For instance, Medtronic and Hospira in the past two years have turned over some facilities to contract manufacturers (see story on p. 62). These agreements call for the outsourced partners to oversee all manufacturing and related procurement activities for those groups of products. In exchange, they are awarded long-term contracts from the OEMs. While not widely emulated in the medical device industry, these accords are attracting the attention of numerous companies considering such an arrangement.
"We believe that the concept of becoming a partner with an OEM and acquiring their entire manufacturing or a portion of their manufacturing makes good business sense," said Christy Bieber Orris, the CEO of ATEK Medical Manufacturing, which acquired Medtronic's facility in Grand Rapids, MI, home of ATEK's headquarters. "Other industries have been more open to outsourcing finished product assembly than the medical industry."
Bob Thatcher, senior vice president of sales and marketing at Durham, NC-based TriVirix, said he believes that while medical device companies have been hesitant to sell assets to their suppliers, that will likely change as they see successful examples of the model emerge in the medical industry. He added that the practice will likely accelerate as companies realize the benefits they can gain on their balance sheet through asset divesture.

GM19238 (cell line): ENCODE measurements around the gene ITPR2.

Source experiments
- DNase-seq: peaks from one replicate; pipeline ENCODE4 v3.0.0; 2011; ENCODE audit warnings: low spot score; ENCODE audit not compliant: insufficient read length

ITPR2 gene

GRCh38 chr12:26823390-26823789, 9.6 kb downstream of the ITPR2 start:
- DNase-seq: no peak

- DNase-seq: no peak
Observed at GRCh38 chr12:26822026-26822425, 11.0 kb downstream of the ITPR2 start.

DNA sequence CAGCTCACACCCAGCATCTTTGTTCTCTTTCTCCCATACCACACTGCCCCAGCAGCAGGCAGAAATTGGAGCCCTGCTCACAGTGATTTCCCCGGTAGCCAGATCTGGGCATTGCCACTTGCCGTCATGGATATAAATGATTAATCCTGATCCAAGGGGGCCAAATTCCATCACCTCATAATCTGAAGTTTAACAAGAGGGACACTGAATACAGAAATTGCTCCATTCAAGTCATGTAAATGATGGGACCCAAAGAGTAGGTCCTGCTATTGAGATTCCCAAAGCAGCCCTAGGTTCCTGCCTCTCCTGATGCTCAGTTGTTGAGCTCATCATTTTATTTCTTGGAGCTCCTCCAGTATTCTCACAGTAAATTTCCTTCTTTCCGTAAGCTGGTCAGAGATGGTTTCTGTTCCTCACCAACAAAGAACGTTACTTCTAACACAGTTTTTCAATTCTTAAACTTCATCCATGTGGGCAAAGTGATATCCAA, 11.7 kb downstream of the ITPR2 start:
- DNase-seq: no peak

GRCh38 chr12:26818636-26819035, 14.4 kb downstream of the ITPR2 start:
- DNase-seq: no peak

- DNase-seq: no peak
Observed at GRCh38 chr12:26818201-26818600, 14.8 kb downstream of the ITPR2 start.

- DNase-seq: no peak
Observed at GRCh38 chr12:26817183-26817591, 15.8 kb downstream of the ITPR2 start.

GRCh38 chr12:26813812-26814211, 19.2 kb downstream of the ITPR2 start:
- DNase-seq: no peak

"It seems the device industry has been the holdout in the outsourcing of products whereas the consumer and electronic industries jumped on the bandwagon years ago," he said. "It's not a question of if but when."
Thatcher said that the sector has been slow to adopt this model because of concerns about FDA regulations. However, as Medtronic, Hospira and others demonstrate that such deals can be executed without being bogged down in regulatory quagmire, more companies are apt to follow.
Another function OEMs increasingly outsource is product design and development. Just about all sizable contract manufacturers have design teams in place to aid a customer's development process-from making minor changes before a product is transferred to the assembly lines to producing entire designs on the proverbial drawing on a napkin. This trend is driven by both expanded capabilities at the manufacturer's facilities and a conscious effort by medical device companies to increase their outsourcing activities.